The specific composition of bacterial species in a person's gut may protect against or increase susceptibility to Campylobacter, the most common cause of human bacterial intestinal inflammation, according research published this week in mBio-, the online open-access journal of the American Society for Microbiology. The study also found that Campylobacter infection can yield lasting changes to one's gut bacteria composition.
"It has been known for a long time that the microbiota, or microorganisms in the gut, can protect a person from colonization by organisms that cause intestinal tract disease. However, very little is known about how human gut microbiota influences susceptibility to these organisms, and to Campylobacter in particular," said senior study author Hilpi Rautelin, MD, PhD, professor of clinical bacteriology at Uppsala University and Uppsala University Hospital in Sweden. "We wanted to see if the composition of the human gut microbiota plays a role in susceptibility to Campylobacter infection."
Rautelin and colleagues followed 24 workers at three poultry slaughterhouses in Sweden. In 2010, they collected fecal samples from the workers once a month from June to September, during the summer peak of Campylobacter-positive chicken flocks, and again the following February. Fecal samples were cultured for Campylobacter and analyzed by sequencing for all bacteria. While all participants tested negative for Campylobacter at the beginning of the study, seven participants became culture positive for the organism during the study. Only one of the Campylobacter-positive participants experienced symptoms of illness.
Those who became Campylobacter-positive had a significantly higher abundance of Bacteroides and Escherichia organisms than those who remained culture negative, suggesting that these bacterial species likely play an important role in colonization resistance. This group also had a significantly higher abundance of Phascolarctobacterium and Streptococcus species than those in the Campylobacter-negative group, which had an overrepresentation of Clostridiales, unclassified Lachnospiraceae, and Anaerovorax species.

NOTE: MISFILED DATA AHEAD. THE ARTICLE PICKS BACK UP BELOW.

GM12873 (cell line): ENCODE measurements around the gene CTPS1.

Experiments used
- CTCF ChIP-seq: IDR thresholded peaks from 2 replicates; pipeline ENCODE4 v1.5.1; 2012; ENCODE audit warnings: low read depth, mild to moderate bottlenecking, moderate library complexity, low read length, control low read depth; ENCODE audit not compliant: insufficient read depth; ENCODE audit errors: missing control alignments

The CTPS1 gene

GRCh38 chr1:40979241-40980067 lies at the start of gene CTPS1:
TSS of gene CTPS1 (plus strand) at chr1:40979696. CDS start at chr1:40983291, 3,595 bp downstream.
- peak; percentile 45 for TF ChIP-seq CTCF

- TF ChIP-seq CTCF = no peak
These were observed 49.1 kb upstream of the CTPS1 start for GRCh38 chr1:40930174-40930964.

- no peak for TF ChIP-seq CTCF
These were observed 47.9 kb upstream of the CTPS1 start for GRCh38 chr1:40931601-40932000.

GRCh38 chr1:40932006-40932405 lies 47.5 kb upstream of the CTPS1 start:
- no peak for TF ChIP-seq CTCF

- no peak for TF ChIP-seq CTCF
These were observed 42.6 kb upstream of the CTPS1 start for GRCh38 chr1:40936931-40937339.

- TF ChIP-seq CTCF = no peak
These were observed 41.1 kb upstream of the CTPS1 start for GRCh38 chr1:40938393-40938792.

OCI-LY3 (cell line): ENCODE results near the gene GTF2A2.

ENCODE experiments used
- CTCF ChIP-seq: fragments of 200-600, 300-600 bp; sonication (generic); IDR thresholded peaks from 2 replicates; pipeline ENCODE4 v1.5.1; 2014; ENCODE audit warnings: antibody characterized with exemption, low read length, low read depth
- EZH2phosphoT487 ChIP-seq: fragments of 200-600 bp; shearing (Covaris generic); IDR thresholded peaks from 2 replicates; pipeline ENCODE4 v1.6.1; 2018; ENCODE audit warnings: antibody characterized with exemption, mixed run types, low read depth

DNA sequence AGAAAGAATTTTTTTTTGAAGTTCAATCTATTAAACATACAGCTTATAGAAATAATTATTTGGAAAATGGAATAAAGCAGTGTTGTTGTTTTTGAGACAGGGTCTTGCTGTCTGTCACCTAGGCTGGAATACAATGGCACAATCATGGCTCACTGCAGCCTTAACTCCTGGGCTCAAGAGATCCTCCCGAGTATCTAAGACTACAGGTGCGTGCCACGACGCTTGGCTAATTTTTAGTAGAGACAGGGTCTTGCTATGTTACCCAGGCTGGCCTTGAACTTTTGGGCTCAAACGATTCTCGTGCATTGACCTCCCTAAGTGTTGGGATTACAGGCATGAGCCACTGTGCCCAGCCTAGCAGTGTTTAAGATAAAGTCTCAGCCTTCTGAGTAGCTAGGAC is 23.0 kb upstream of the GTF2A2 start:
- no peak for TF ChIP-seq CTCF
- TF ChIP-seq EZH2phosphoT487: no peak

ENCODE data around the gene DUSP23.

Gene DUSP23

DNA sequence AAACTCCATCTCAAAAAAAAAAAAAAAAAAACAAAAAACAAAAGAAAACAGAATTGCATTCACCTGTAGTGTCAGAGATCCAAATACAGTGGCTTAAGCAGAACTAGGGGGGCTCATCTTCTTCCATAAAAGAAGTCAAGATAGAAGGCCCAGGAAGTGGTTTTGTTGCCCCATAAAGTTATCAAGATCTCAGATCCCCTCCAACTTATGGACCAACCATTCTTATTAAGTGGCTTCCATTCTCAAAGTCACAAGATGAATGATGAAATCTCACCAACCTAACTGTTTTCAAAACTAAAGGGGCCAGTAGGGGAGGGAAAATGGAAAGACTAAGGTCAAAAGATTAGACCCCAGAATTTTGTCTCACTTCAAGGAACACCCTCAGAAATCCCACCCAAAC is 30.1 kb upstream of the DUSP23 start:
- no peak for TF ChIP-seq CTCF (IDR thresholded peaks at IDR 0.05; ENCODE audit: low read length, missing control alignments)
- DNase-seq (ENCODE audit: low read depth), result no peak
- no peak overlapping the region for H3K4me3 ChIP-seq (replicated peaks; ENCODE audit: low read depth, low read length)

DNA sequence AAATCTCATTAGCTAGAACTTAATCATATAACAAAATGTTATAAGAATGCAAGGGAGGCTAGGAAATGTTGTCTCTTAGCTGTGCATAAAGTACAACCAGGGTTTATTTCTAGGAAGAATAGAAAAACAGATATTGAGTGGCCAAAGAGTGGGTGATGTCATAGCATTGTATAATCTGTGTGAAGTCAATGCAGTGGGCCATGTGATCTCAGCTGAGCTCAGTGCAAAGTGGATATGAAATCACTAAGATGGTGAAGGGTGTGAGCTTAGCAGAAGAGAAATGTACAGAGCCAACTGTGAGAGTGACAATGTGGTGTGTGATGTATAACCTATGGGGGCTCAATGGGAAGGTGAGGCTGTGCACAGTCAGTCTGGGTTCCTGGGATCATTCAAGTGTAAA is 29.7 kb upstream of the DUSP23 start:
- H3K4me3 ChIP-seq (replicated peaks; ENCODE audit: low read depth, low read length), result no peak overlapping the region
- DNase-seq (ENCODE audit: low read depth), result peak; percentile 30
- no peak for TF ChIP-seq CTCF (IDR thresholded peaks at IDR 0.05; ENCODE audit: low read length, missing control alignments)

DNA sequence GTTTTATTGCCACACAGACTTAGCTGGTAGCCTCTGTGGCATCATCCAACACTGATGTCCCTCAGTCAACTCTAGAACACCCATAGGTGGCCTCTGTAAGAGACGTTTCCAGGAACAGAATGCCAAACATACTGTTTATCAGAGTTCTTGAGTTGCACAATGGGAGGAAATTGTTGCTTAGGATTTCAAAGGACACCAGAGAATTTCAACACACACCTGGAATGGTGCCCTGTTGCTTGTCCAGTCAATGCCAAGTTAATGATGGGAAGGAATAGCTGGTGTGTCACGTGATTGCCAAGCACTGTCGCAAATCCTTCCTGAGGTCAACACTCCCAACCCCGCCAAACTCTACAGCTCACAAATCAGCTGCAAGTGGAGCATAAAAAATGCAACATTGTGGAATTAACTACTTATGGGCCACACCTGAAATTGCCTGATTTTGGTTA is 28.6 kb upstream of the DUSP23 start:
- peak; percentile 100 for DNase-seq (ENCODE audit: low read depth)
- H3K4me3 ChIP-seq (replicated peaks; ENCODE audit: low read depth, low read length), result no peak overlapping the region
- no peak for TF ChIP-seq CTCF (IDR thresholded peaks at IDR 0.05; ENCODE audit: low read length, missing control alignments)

"Elevated proportions of Bacteroides and Escherichia species in the gut microbiota may predispose humans to Campylobacter infection," Rautelin said. "These particular species have been shown to have an important role for susceptibility to gut pathogens and Campylobacter in particular in some mouse model studies."
Following the individuals' fecal microbiota compositions over time, the researchers observed that the Campylobacter-negative individuals had small differences but those who tested positive for Campylobacter showed significant changes by the February sample. Researchers do not yet know the implications of these changes, Rautelin said.
Whether microbiota composition alone or together with an individual's immune status also plays a significant role in the eradication of Campylobacter from the intestines remains to be studied, she said.